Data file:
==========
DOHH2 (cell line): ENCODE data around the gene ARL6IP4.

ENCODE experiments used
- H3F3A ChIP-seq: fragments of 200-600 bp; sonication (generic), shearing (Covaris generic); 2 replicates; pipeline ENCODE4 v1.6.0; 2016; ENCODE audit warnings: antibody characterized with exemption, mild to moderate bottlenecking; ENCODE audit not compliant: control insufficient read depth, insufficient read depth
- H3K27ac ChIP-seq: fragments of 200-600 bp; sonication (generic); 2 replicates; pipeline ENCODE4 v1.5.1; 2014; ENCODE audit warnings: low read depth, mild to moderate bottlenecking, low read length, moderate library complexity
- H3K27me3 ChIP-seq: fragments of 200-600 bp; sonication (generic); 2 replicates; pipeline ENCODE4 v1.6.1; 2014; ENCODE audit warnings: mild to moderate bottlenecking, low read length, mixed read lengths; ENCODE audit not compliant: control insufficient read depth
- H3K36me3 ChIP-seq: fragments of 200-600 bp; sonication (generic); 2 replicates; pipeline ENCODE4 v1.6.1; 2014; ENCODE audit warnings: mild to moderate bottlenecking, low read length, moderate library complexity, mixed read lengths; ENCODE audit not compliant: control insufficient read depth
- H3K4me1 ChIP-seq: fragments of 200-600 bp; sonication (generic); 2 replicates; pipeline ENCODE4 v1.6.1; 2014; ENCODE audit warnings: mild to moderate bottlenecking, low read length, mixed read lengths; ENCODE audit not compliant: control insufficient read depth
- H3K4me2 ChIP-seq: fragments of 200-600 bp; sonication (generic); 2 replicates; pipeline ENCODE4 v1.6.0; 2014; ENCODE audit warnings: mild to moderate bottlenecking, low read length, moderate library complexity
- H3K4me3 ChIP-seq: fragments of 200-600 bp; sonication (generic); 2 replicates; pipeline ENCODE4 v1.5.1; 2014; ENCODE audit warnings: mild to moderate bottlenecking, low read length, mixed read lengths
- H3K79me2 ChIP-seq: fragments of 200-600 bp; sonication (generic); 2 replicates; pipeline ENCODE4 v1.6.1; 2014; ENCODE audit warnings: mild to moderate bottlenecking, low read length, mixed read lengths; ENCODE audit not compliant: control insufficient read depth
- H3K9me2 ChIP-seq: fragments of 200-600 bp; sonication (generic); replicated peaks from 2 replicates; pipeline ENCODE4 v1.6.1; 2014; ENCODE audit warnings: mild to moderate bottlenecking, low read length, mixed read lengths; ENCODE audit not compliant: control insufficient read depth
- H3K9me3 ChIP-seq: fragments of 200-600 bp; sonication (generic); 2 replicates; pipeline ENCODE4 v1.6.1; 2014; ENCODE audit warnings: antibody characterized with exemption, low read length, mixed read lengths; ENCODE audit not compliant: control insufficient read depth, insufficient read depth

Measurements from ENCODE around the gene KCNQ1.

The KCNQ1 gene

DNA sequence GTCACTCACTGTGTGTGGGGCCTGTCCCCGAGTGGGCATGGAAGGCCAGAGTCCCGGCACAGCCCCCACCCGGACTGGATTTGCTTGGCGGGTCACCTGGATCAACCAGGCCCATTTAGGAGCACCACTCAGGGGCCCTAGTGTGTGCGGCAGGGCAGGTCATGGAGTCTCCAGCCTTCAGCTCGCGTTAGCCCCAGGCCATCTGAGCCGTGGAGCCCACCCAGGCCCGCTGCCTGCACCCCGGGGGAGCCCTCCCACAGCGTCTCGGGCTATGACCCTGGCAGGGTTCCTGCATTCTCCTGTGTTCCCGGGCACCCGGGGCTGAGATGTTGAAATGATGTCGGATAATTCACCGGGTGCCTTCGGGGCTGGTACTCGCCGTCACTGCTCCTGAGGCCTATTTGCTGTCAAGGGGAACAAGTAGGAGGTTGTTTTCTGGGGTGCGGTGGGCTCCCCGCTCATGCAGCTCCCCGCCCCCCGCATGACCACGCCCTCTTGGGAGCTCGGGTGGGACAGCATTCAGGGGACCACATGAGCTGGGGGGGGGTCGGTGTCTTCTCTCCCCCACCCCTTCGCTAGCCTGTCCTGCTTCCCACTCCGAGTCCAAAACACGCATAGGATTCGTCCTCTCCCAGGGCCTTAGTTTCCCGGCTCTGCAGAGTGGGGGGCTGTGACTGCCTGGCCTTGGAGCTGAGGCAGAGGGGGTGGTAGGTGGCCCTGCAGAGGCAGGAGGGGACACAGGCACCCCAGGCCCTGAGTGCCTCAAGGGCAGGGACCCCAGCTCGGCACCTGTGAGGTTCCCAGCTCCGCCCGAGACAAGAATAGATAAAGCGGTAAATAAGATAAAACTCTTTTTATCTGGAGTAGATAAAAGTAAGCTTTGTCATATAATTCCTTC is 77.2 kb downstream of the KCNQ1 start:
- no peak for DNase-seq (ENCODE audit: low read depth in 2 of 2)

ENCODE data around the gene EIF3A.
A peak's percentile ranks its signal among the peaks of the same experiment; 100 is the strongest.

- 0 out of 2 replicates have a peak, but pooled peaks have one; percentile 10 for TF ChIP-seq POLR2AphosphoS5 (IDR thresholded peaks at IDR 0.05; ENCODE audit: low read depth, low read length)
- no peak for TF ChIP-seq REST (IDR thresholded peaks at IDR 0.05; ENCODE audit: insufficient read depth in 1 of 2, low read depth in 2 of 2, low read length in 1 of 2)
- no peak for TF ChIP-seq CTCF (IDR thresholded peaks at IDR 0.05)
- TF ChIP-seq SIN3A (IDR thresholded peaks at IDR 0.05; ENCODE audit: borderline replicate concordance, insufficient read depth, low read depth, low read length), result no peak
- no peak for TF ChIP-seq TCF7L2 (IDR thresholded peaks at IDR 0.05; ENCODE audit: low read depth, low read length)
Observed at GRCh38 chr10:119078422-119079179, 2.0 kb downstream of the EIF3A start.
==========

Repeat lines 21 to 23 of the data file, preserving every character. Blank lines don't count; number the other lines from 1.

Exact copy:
- no peak for TF ChIP-seq CTCF (IDR thresholded peaks at IDR 0.05)
- TF ChIP-seq SIN3A (IDR thresholded peaks at IDR 0.05; ENCODE audit: borderline replicate concordance, insufficient read depth, low read depth, low read length), result no peak
- no peak for TF ChIP-seq TCF7L2 (IDR thresholded peaks at IDR 0.05; ENCODE audit: low read depth, low read length)